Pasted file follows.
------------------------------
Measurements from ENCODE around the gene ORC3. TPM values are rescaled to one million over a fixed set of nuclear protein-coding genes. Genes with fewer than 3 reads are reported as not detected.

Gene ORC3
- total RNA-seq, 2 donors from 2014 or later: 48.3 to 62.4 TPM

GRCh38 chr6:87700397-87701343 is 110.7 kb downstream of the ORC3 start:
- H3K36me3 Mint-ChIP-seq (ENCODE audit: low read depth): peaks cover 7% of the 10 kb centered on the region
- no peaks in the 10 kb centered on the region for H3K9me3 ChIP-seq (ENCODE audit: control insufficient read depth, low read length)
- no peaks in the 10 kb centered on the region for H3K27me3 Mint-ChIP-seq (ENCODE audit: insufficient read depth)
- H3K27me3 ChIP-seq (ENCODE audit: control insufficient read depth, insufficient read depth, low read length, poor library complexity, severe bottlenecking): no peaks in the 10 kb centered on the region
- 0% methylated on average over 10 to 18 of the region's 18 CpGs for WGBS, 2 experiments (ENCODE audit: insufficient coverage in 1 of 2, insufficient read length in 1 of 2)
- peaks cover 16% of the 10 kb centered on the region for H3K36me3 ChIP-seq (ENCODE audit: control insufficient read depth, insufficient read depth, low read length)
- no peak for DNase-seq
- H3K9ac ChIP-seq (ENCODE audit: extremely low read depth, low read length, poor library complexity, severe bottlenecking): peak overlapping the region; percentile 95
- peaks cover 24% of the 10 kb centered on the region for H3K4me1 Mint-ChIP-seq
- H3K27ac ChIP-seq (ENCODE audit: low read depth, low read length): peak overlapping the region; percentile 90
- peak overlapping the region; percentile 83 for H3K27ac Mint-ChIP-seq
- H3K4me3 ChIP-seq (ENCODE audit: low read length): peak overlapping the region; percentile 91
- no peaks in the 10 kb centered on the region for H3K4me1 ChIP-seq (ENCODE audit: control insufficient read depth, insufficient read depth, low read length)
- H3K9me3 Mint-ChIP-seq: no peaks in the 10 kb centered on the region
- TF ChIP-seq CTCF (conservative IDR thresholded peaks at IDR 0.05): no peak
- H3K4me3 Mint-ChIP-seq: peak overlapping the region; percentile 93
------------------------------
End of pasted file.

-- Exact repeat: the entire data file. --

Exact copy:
Measurements from ENCODE around the gene ORC3. TPM values are rescaled to one million over a fixed set of nuclear protein-coding genes. Genes with fewer than 3 reads are reported as not detected.

Gene ORC3
- total RNA-seq, 2 donors from 2014 or later: 48.3 to 62.4 TPM

GRCh38 chr6:87700397-87701343 is 110.7 kb downstream of the ORC3 start:
- H3K36me3 Mint-ChIP-seq (ENCODE audit: low read depth): peaks cover 7% of the 10 kb centered on the region
- no peaks in the 10 kb centered on the region for H3K9me3 ChIP-seq (ENCODE audit: control insufficient read depth, low read length)
- no peaks in the 10 kb centered on the region for H3K27me3 Mint-ChIP-seq (ENCODE audit: insufficient read depth)
- H3K27me3 ChIP-seq (ENCODE audit: control insufficient read depth, insufficient read depth, low read length, poor library complexity, severe bottlenecking): no peaks in the 10 kb centered on the region
- 0% methylated on average over 10 to 18 of the region's 18 CpGs for WGBS, 2 experiments (ENCODE audit: insufficient coverage in 1 of 2, insufficient read length in 1 of 2)
- peaks cover 16% of the 10 kb centered on the region for H3K36me3 ChIP-seq (ENCODE audit: control insufficient read depth, insufficient read depth, low read length)
- no peak for DNase-seq
- H3K9ac ChIP-seq (ENCODE audit: extremely low read depth, low read length, poor library complexity, severe bottlenecking): peak overlapping the region; percentile 95
- peaks cover 24% of the 10 kb centered on the region for H3K4me1 Mint-ChIP-seq
- H3K27ac ChIP-seq (ENCODE audit: low read depth, low read length): peak overlapping the region; percentile 90
- peak overlapping the region; percentile 83 for H3K27ac Mint-ChIP-seq
- H3K4me3 ChIP-seq (ENCODE audit: low read length): peak overlapping the region; percentile 91
- no peaks in the 10 kb centered on the region for H3K4me1 ChIP-seq (ENCODE audit: control insufficient read depth, insufficient read depth, low read length)
- H3K9me3 Mint-ChIP-seq: no peaks in the 10 kb centered on the region
- TF ChIP-seq CTCF (conservative IDR thresholded peaks at IDR 0.05): no peak
- H3K4me3 Mint-ChIP-seq: peak overlapping the region; percentile 93